Over the weekend, NASCAR burned plenty of E-15 fuel at the Indianapolis Motor Speedway as part of the Brickyard 400 and several other races. But the blend of gasoline and 15% corn based ethanol still faces many hurdles. After being approved by the EPA early in the year, the nation’s first E-15 fuel station opened to the public in Kansas just a few weeks ago. Robert White, with the Renewable Fuel Association, says the reaction to the new fuel has been tremendous, “Within just a few days, E-15 represented 25% of the stations total fuel sales.” While the reception by consumers was very warm, the reaction by the oil companies was not. White told HAT during an interview at IMS that within 24 hours of the station selling E-15, their fuel supplier, Phillips 66, informed the station owner he had to put a label on the pump that state E-15 was not a Phillips 66 product, “Within 2 days, the American Petroleum Institute put out a press release telling Kansas motorists that E-15 would damage their cars.”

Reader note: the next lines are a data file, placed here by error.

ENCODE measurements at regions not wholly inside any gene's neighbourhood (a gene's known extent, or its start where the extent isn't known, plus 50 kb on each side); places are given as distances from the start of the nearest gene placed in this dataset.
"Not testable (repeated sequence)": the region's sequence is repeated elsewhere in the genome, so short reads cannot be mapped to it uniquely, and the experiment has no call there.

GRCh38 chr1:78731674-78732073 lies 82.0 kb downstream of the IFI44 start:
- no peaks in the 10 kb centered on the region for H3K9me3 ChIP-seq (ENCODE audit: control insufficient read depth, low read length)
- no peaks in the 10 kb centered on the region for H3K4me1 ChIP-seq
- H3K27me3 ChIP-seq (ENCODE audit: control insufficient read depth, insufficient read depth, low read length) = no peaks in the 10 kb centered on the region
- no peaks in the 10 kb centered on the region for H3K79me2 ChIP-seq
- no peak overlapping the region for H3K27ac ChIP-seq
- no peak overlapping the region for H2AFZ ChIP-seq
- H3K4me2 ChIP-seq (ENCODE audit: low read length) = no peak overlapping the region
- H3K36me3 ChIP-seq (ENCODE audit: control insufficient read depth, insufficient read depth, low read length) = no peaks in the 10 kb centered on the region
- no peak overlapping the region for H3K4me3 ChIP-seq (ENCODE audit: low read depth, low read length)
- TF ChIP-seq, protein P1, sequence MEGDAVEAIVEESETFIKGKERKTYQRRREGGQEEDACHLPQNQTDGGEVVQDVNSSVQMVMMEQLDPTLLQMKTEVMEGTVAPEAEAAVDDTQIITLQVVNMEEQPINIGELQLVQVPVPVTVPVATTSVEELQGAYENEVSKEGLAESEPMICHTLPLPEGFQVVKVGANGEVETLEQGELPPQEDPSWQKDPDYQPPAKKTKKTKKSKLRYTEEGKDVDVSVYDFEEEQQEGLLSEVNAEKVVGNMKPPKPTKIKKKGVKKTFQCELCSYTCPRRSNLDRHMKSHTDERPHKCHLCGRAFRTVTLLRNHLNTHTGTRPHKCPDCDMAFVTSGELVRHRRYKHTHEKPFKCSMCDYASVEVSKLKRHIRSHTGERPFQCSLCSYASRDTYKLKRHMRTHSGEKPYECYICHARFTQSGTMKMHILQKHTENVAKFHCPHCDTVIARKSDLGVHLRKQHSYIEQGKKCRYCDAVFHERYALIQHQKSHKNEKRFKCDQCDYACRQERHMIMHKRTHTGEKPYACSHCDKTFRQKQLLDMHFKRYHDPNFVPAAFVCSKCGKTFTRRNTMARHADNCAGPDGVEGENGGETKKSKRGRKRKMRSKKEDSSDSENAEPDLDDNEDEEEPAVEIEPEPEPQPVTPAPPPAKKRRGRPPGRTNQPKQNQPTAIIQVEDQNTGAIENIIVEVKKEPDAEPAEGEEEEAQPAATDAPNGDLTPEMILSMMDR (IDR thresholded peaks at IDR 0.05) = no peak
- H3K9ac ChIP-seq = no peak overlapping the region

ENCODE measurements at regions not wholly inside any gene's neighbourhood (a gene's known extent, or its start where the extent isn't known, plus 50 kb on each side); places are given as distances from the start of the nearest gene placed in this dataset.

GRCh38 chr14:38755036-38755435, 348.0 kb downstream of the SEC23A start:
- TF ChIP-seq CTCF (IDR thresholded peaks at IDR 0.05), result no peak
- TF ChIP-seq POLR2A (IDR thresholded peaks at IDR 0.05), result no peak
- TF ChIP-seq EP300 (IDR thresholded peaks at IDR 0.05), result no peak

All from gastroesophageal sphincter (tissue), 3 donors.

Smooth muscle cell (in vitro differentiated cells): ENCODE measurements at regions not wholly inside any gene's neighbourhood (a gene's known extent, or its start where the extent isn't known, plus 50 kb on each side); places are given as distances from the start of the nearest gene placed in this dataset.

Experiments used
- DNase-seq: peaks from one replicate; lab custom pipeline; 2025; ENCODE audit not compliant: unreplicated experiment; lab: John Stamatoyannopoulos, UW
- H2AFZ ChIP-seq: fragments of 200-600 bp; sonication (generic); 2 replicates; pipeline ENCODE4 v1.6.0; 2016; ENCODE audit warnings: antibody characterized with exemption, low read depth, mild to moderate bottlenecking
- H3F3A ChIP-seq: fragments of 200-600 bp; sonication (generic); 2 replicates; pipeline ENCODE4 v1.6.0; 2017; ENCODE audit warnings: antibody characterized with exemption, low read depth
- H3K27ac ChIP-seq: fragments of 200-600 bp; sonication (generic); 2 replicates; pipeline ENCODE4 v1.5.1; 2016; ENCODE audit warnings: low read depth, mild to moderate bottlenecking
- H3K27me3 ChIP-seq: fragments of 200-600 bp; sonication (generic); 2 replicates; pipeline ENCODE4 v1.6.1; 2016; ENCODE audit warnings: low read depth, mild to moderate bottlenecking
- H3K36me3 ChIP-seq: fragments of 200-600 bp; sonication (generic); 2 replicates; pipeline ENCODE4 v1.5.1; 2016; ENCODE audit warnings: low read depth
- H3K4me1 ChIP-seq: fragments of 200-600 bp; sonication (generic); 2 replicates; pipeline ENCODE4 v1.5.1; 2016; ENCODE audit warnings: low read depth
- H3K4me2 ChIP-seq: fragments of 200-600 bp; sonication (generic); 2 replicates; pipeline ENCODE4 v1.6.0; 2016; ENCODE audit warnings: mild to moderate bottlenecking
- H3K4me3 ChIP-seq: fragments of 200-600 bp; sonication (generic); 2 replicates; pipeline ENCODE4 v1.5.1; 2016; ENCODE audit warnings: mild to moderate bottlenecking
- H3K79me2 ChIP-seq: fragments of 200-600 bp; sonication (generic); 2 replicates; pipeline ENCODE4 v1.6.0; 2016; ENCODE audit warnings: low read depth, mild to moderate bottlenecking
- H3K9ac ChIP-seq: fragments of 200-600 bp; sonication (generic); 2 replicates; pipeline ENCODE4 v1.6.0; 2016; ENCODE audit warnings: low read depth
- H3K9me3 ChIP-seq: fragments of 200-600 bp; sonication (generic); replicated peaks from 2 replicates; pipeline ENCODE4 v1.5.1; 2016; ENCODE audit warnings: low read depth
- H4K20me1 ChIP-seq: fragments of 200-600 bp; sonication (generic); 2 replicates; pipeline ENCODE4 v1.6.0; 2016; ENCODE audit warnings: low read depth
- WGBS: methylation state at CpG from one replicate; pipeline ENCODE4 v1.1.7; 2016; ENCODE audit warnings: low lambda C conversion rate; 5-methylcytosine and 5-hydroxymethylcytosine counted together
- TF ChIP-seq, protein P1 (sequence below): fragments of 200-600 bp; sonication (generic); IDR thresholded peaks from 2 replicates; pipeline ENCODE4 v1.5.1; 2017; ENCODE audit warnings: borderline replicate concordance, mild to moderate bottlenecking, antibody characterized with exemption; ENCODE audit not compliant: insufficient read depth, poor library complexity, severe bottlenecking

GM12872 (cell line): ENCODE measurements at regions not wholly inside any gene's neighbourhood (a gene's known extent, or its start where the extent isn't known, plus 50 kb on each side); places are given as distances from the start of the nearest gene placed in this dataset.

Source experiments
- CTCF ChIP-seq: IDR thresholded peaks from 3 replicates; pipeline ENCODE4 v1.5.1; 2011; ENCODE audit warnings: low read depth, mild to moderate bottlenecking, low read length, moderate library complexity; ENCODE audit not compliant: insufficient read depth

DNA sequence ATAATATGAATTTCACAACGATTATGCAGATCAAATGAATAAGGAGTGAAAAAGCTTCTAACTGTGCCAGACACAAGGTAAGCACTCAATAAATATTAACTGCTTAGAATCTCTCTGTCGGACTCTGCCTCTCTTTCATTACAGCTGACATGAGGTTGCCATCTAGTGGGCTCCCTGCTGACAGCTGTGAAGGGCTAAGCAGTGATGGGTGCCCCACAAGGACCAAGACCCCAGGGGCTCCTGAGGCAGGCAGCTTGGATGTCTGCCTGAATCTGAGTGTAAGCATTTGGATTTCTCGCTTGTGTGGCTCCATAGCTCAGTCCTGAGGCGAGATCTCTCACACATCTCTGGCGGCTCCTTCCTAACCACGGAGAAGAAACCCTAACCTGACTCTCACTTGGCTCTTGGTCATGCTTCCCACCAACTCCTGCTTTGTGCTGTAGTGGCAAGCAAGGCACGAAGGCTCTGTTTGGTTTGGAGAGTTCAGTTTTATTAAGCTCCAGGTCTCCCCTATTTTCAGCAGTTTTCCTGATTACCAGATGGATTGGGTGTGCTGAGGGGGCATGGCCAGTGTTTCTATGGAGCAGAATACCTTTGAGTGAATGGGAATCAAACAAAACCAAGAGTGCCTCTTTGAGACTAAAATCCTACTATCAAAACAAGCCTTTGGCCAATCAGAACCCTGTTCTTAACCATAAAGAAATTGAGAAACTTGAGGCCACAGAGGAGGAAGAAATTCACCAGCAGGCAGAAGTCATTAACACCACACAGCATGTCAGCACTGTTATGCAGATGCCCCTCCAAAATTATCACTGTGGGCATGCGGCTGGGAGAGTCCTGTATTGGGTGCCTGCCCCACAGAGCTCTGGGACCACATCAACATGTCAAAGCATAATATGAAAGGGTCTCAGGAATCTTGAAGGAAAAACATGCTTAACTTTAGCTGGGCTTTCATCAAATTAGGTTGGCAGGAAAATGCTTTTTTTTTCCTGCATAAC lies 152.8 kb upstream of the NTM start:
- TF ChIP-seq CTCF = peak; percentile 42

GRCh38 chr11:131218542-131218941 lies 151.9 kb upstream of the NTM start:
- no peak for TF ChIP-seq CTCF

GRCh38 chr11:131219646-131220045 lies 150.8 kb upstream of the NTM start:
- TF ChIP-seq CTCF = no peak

Even with these challenges, both science and economics are on the side of ethanol. Higher ethanol blends provide higher octane to gasoline, something NASCAR is demonstrating at every race; and, with ethanol running 40 cents a gallon less than gasoline, E-15 is running about 10 cents a gallon less than regular E-10.
White predicts that more stations will make the switch and start offering E-15 to the public this fall, “I think we will see a large number of stations start to offer E-15 after mid-September when the winter formulation of gasoline comes on-line.” He told HAT several stations in Iowa will likely be the next to offer E-15.
On Friday, as NASCAR burned up the track on E-15 fuel, Indiana ethanol stakeholders gathered to get an update on the renewable fuel. Sponsored by the Indiana Corn Marketing Council, the meeting featured national ethanol leaders, NASCAR team owners, and mechanics, who all talked about their support for E-15 and how well the fuel is performing. National ethanol leaders praised Indiana for having cost share programs to help retailers add blender pumps to their operations.